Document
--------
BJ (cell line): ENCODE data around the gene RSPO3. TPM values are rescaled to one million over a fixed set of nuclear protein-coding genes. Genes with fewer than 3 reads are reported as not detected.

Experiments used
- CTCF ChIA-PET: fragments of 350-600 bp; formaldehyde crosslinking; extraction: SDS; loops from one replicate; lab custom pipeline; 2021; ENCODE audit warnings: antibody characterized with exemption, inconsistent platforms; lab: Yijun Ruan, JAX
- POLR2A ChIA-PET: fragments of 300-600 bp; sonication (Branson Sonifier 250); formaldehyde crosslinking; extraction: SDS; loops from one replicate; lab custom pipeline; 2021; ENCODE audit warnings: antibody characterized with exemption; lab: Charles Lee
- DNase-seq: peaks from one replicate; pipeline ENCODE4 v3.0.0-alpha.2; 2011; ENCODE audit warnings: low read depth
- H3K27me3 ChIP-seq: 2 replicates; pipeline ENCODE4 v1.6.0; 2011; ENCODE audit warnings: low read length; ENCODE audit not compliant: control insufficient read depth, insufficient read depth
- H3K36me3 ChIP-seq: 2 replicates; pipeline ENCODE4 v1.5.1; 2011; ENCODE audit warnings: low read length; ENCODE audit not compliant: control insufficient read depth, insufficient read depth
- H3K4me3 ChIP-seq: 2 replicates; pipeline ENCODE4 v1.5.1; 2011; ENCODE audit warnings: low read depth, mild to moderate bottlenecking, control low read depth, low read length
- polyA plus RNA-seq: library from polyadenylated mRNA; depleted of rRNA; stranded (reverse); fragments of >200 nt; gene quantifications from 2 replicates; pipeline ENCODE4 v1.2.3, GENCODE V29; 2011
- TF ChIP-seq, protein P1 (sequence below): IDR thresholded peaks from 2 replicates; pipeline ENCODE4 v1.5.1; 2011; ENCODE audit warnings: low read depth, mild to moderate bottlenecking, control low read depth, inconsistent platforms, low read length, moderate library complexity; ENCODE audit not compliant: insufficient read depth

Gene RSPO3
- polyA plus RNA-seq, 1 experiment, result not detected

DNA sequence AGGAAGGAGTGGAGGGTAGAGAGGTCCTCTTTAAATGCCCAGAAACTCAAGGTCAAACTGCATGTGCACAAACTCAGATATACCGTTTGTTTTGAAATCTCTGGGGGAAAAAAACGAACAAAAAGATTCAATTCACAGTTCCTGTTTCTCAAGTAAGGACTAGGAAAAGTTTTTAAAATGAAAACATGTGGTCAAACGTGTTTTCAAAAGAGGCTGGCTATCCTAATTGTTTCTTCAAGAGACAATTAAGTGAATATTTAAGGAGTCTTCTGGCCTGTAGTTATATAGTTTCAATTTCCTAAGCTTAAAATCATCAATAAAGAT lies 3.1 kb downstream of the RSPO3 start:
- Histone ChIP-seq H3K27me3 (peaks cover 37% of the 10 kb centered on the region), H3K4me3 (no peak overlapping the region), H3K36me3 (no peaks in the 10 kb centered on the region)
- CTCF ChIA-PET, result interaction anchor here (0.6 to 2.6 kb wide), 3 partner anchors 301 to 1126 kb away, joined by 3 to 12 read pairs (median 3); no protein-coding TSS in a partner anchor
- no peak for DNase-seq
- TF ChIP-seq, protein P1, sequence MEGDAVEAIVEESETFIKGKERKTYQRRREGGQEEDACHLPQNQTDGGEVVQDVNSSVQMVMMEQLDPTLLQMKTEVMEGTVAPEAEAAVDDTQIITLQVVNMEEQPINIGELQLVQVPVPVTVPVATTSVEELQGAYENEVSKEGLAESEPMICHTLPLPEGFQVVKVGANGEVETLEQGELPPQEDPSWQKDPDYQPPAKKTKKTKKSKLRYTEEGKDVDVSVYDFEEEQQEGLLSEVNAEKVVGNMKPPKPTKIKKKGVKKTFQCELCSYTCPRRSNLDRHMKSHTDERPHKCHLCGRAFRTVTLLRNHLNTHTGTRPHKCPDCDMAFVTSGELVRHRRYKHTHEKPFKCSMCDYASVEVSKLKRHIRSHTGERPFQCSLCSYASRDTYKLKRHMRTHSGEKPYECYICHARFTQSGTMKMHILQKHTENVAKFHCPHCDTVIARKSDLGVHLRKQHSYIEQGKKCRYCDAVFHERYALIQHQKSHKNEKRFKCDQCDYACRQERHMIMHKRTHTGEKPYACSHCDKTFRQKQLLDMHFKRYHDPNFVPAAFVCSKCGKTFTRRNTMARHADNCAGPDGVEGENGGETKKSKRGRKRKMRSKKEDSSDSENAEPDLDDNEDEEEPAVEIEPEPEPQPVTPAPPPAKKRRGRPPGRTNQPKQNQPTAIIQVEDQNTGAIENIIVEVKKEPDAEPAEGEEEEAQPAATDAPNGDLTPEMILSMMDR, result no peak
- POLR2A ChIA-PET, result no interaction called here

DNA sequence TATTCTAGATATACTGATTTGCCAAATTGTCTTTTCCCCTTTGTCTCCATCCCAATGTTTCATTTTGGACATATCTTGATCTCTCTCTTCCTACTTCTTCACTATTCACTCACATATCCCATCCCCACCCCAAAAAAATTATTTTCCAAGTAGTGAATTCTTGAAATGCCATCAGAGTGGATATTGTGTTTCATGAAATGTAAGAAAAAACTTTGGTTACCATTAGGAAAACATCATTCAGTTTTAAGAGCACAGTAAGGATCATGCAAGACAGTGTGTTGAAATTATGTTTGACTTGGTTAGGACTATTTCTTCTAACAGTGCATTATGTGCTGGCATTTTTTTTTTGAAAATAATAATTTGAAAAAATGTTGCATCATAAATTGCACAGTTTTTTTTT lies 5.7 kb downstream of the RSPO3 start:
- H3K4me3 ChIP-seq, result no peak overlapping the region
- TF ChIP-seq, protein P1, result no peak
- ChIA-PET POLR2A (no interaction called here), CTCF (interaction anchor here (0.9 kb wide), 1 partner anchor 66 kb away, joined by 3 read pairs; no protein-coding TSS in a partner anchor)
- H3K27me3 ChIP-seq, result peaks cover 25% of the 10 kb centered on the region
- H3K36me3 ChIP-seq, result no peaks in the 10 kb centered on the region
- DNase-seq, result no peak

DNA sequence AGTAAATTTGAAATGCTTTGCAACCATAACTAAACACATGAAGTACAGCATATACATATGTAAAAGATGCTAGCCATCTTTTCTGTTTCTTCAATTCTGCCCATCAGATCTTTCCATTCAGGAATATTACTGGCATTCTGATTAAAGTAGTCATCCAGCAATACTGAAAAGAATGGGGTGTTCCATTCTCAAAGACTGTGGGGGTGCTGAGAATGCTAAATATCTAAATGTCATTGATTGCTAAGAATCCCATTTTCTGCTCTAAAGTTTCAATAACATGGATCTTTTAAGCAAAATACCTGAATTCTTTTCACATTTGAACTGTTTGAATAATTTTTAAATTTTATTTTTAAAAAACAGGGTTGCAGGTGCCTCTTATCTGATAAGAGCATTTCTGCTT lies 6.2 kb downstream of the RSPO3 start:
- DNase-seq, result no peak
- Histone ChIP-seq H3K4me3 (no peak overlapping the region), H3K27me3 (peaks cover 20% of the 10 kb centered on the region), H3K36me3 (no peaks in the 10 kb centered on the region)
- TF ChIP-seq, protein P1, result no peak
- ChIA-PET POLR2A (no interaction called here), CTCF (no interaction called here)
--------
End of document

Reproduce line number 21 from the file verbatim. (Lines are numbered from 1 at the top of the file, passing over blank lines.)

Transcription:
- TF ChIP-seq, protein P1, result no peak